What HR Professionals Need to Know About the Importance of Compensation Survey Participation

In today’s workplace, everyone has an expectation to receive and access information immediately. 

Advances in technology have conditioned us to having information at our fingertips. Nowhere in organizations is this expectation more prevalent than the demands placed on Human Resources professionals to obtain data.  Whether it is background information on potential candidates or market compensation data.

Having access to market compensation data is an important function of the human resources department in most organizations.  Market compensation data are used by organization leaders to inform their employee pay decisions, making and setting their pay objectives, and compensation strategies.  As a result, HR professionals are expected to have the latest pay information readily available to assist organizations in their pay decision making process.

Compensation information about various positions is readily available on the internet and surprisingly, it is becoming a source of information for many HR professionals.  The caution with this data is the reliability, data collection and tabulation sources. In other words, this compensation data may not be trusted to assist your organization in its employee pay decision making.

Today’s other common practice is for HR professionals to contact their counterparts in other organizations and exchange pay information.  This practice is potentially illegal under Department of Justice anti-trust regulations. Simply stated, it is illegal for two organizations in the same industry or geographic location to directly exchange pay information with each other since it is considered wage-fixing under anti-trust laws.

To avoid such situations, many organizations rely upon third-party survey vendors to obtain competitive pay information.  The third-party survey vendors collect, analyze and tabulate the data to protect individual data submitted by each organization.  In recent years, there has been a steady decline in survey participation among organizations across all market sections in spite of increased demand for market pay data.  In addition, there are many new positions which have been recently created for which there is not a wealth of pay information available. Some examples of these positions include Data Scientist, Community Impact Director, and Market Intelligence Leader.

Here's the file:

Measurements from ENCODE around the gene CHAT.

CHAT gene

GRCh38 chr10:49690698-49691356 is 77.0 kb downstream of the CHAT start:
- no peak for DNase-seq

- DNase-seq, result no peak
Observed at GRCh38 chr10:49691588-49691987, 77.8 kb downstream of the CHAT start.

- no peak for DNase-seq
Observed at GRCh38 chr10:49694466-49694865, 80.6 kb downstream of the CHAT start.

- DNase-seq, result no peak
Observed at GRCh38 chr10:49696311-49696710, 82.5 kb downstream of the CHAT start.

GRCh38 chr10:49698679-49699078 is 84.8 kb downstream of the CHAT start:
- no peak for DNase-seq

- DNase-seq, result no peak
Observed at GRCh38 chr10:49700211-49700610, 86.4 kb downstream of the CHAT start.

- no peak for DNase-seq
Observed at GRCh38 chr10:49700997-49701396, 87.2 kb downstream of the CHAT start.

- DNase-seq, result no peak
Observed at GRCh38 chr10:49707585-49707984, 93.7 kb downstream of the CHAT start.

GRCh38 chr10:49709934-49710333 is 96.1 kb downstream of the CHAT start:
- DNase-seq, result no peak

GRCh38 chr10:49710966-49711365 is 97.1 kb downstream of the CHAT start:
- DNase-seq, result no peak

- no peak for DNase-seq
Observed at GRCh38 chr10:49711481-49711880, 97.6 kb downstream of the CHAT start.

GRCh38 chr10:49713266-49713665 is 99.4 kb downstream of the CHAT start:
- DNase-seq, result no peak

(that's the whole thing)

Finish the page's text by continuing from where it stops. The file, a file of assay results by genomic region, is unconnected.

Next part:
The decline is unfortunate given the advances in survey platforms and technologies.  Third party vendors have created survey platforms to aid HR professionals in the submission of their organization’s employee compensation data.  In spite of these advances in survey automation, there continues to be a decline in participation in third party surveys, while organization demands for reliable employee compensation data has increased, particularly in urban areas where there are tight labor markets.

We attribute this phenomenon to two things. First, HR professionals prefer to purchase compensation surveys given the demand on their time rather than taking the time to participate in them.  Unfortunately, this mindset is to let other HR professionals supply the compensation information and we will purchase the survey report. We recognize there are lots of conflicting priorities placed on HR professionals, especially those in small and/or under-staffed departments.  But, if this trend continues, it will further deteriorate the quality of compensation survey data and reliability.

Secondly, there has been a proliferation in surveys because of the technological advances especially in compensation surveys.  Many HR professionals are inundated with survey requests and don’t have staffing resources to accommodate all the requests. This increase in survey requests should not result in declining survey participation. Instead, organizations should take a strategic approach to their survey participation.  Specifically, they should research and determine the surveys which meet the majority of their compensation data needs and participate in those surveys. “Best practice” is for organizations to participate in at least two or three surveys per year to help ensure the reliability of compensation data upon which most organizations use in their annual employee pay decision making.

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